Consumers are not relinquishing the ease and convenience of mobile order-ahead experiences, and neither are the fraudsters who have targeted these platforms with increasing frequency. Many of these bad actors are coming to eateries’ digital channels armed with previously stolen data that can be used to mimic legitimate customers, making protection against account takeovers (ATOs) and related fraud a top priority for quick-service restaurants (QSRs), said Dave Estlick, chief information security officer at fast-casual Mexican grill Chipotle.
“I think that certainly the industry — and not only our industry vertical but all verticals — has seen a rise over the last several years in synthetic attacks,” Estlick said. “Bank account takeover is still top-of-mind as consumers continue to reuse credentials on multiple sites.”
Ensuring that digital diners can smoothly and safely place orders while also preventing fraudulent activity is a must for QSRs looking to stay competitive, especially as more consumers head to these apps first to interact with restaurants. Chipotle reported an almost 134 percent year-over-year rise in digital orders for Q1 2021, with orders from its site and mobile app accounting for about half of its quarterly sales, for example. Maintaining such growth requires QSRs to keep a close eye on where and how fraudsters are attempting to take aim at their platforms.
Creating An Invisible Fraud Barrier
Protecting against mobile and digital-focused fraud requires QSRs to understand how the fraud world works, Estlick explained. ATOs, credential stuffing and clickjacking — in which fraudsters slip malicious hyperlinks or malware onto companies’ digital channels to skim consumers’ money or data — represent the top three digital security threats currently facing businesses. It is therefore essential for eateries to have tools in place that can quickly and easily distinguish between legitimate customers and fraudsters armed with stolen credentials.
“We actually use a method that allows us to identify synthetic attacks and report back in a natural way that kind of leads the fraudsters away from us as a potential target,” he said.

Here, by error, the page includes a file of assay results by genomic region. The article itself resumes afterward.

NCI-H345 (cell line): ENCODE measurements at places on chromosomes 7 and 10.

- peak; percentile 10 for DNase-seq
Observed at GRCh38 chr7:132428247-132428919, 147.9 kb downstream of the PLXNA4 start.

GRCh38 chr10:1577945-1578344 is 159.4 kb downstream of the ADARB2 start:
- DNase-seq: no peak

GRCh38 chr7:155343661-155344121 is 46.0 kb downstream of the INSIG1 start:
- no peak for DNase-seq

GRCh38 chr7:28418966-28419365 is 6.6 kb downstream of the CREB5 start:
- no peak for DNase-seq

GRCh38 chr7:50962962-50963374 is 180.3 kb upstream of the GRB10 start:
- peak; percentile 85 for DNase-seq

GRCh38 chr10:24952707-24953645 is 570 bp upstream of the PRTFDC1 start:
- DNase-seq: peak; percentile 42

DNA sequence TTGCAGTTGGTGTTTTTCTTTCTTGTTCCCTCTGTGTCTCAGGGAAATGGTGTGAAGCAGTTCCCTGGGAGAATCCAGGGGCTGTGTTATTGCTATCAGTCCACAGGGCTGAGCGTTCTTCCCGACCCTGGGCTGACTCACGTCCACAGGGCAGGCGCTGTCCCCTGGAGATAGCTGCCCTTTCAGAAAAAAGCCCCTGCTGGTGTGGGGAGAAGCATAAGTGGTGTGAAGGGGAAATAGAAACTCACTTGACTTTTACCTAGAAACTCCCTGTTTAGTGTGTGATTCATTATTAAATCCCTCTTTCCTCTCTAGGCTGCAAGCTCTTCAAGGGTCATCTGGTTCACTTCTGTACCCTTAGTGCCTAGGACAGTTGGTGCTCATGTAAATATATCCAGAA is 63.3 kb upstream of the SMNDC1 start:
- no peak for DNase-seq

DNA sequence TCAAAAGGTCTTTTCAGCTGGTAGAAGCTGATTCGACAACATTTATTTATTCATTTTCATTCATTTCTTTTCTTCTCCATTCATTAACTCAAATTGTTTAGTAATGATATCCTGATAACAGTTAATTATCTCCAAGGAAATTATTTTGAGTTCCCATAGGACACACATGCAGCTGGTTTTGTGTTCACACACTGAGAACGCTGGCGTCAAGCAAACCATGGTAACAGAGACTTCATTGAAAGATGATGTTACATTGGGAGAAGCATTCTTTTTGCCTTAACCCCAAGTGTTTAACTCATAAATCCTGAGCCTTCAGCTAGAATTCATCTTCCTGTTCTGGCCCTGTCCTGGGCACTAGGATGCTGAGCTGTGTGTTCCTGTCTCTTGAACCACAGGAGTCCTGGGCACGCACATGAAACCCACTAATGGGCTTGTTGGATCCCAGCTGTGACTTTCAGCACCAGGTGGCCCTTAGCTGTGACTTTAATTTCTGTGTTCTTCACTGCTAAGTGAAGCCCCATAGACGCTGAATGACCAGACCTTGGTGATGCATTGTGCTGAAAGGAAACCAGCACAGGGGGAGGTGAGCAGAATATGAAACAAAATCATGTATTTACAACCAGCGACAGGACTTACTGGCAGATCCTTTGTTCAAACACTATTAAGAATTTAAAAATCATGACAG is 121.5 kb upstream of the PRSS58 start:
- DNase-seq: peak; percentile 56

Chipotle protects against such synthetic fraud using a combination of its in-house solution and a third-party tool that utilizes artificial intelligence (AI) and machine learning (ML) to automatically detect higher-risk or potentially fraudulent transactions. QSRs must also be sure not to tip their fraud protection hand, Estlick warned. Fraudsters who learn the intricacies of eateries’ tactics for preventing ATO or synthetic identity fraud will simply pivot to other attack vectors, he said. Eateries must therefore provide seamless experiences from the perspective of legitimate customers while ensuring that fraudsters trying their luck with stolen credentials cannot easily see the security measures at work behind the scenes.
“[We are] making sure that from an experience perspective, the interaction seems normal and consistent,” Estlick said. “That would be for both a [fraudster and a] legitimate customer, making sure that you are not adding friction that would potentially lead to abandonment. [We are] equally [making certain that] what are identified or anticipated as fraudulent requests are responded to in a way that seems natural, [so] as not to tip off the fraudsters that ‘Wait a minute, we have identified your particular attack method,’ because all that is going to do is force them to … retool and relearn and come back.”
Keeping up that invisible barrier is key to creating the quick and easy ordering experience that mobile-first consumers have come to expect while also reducing fraud threats. This requires QSRs to keep careful watch over how fraudsters’ tactics are changing and put technologies in place that allow adjustment of preventive measures as quickly as bad actors are retooling their attacks. This is where AI and ML may come into greater play in the future.
Preparing For The AI Fraud Protection War
QSRs — as well as most other online businesses — have been working toward against credential stuffing and ATOs for years, but selling stolen credentials remains a thriving business for malicious actors online. The goal for restaurants is to flag those accounts as stolen or fraudulent from the start, Estlick continued, thus making it less lucrative for that first set of fraudsters selling that information. This is where AI and other automated technologies could prove critical, as these solutions can keep track of stolen data and provide greater visibility into which credentials have been compromised before fraudsters even attempt to use them, he added.
“So the idea there is, if you are successful enough, that first [fraudster] set gets to the point for your particular brand where they are saying, ‘I do not even want to try Chipotle; it is not even worth the time because even if I think that I get a [credentials] list, they are going to have some visibility [into] it,’” Estlick said.
AI will likely play a significant role in the future of fraud protection, but fraudsters are also exploring the benefits of the technology for their own ends. Preparing for a future in which fraud protection will come down to AI against AI should be a top goal for eateries as mobile-first dining becomes the norm.